While business travel can be cumbersome, most of the time it's necessary. It is important for meeting people, generating new ideas, building partnerships and expanding the breadth of your business knowledge. It is important for one reason: success.
Given a business trip's value, it's vital to gain the most you can out of it. For this you must plan ahead. Therefore, before you fly off to your next business destination, take a look at these tips to maximize your next journey:
1. Set Goals
There's a reason you're going on this trip -- you want to accomplish something or even a few things. Figure out what you can gain from the business trip and set some clear-cut goals. Knowing what your objectives are will give you a sense of direction and help you manage your time better.
2. Make Appointments
If you're going to a convention or conference, find out who else will be there ahead of time and set up meetings if it's pertinent to your business. However, be sure not to schedule too many appointments in one day, and to space them apart to allow enough travel time. On the day of your arrival, it is generally good practice to set up any meetings later in the day, in case of travel delays.
3. Bring Your 'A' Game
There will most likely be one or two meetings that are more important than the rest. Identify those, and make sure you are fully prepared and organized for them. Be sure you get plenty of rest the night before, get to the meeting a few minutes early and make a positive first impression.
4. Build Your Contact List
When you're at a business event, it is crucial to network. Meeting people and developing business relationships will open new windows of opportunity for your business, and it should be one of the main reasons you're on the trip in the first place. Don't stand on the sidelines. Take initiative, introduce yourself to people ... and don't forget to smile.
5. Collect Business Cards
Bring plenty of business cards with you and distribute them to people you meet. Even more importantly, don't forget to ask people for theirs. Exchanging cards is an essential part of networking and marketing, especially if you're looking to expand your small business. Be sure to keep the cards you collect in a safe place. You never know when or how the people you meet could be helpful to you in the future.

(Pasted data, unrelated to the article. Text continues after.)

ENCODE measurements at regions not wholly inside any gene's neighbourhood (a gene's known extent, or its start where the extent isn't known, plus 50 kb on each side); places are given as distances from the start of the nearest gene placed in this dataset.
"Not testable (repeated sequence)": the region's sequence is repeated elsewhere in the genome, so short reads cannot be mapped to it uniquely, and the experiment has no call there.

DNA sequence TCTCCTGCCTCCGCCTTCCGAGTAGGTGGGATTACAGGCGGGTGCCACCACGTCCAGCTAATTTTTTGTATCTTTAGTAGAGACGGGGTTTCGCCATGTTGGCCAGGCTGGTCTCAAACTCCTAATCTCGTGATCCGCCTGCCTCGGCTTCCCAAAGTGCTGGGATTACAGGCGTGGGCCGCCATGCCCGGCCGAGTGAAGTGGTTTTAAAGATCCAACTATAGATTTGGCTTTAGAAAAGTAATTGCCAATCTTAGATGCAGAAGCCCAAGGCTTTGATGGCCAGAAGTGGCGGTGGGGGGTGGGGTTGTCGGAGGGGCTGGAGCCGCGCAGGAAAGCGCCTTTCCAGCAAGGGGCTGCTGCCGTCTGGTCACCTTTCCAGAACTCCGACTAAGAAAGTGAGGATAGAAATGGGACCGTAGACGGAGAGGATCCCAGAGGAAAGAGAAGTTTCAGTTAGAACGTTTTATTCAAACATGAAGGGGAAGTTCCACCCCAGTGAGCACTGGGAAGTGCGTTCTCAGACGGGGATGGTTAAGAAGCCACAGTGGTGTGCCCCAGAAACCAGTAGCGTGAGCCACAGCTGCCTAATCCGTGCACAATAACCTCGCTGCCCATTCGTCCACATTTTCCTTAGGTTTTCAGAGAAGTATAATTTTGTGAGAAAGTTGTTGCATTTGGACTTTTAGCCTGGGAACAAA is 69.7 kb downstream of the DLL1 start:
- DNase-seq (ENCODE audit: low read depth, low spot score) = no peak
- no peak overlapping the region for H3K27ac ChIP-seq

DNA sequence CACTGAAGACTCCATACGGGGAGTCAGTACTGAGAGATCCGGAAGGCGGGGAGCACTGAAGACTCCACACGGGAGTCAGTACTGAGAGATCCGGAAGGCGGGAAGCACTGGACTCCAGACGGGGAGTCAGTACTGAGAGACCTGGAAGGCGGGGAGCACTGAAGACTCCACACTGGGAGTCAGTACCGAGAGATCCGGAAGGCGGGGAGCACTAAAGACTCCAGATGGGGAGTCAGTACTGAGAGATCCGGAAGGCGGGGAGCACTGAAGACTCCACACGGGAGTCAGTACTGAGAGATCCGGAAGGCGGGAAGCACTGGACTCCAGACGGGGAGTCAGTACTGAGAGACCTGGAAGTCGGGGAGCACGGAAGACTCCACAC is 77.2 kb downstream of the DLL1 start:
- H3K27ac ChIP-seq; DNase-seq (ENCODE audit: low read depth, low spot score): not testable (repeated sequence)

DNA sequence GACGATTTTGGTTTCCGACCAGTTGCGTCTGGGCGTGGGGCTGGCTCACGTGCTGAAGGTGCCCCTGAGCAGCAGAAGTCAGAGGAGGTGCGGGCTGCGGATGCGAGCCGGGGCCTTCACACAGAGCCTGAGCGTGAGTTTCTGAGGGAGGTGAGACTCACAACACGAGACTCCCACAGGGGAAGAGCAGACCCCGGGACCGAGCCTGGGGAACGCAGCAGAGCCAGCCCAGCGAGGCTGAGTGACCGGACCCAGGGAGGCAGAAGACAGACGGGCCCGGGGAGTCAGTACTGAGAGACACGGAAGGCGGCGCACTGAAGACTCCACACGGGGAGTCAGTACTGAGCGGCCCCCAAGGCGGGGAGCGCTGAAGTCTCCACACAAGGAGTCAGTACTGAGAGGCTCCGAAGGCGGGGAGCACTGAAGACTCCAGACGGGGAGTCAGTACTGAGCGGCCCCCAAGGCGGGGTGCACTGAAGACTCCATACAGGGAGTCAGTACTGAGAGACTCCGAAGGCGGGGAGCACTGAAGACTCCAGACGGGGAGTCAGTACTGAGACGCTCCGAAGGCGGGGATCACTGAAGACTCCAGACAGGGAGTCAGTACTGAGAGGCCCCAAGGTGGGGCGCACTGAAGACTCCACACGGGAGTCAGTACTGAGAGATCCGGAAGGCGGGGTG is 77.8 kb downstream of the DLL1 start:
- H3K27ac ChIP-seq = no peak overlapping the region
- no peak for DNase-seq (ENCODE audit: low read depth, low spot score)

To view Alix Steel's video take of today's segment, click here.
6. Take Advantage of Free Workshops
Apart from the panels and seminars that take place at a conference, free workshops are often also offered to attendees. If you have the time, try to check these out. Chances are you might learn something new or make more contacts.
7. Explore New Avenues
Just because you think a particular seminar, panel or workshop isn't related to your business doesn't mean you should cross it out of your itinerary. Explore new paths your business could take -- if not immediately, then in the future. Similarly, be open to meeting people outside your industry -- if there are any at the event -- because who knows what partnerships lay ahead in your business' future.
8. Don't Burn Yourself Out
While it's important to get the most out of your business trip, remember to stay healthy. Take care of yourself by eating well, drinking lots of water, getting enough sleep and exercising. Make use of the hotel gym or pool, if there is one, or go for a jog or walk between meetings.
9. Enjoy Yourself
Yes, a business trip should be about work. But it is also important for your state of mind to relax a bit and have some fun. Participate in group dinners and outings, or plan some yourself. When you're happy, you'll be more productive, and getting to know your contacts on a more social level will increase your chances of staying in touch as well.
10. Drink in Moderation
It's no secret that there is usually one person who's had a little too much at every business event -- make sure it's not you. Even though drinking is the norm at networking and social business gatherings, know what your limits are and don't cross them. Otherwise you could end up making a fool of yourself or be unable to make the most out of the rest of your trip.
Finally, once you get back from your travels, don't forget to follow up with any new contacts you made or meetings you had. Send relevant thank-you letters or emails. Also, ask questions, set up further meetings if need be and send out any additional information about yourself that people may have asked for.
Going on a business trip might not always be the most exciting activity, but it's a good idea to make the most of what you've got to work with.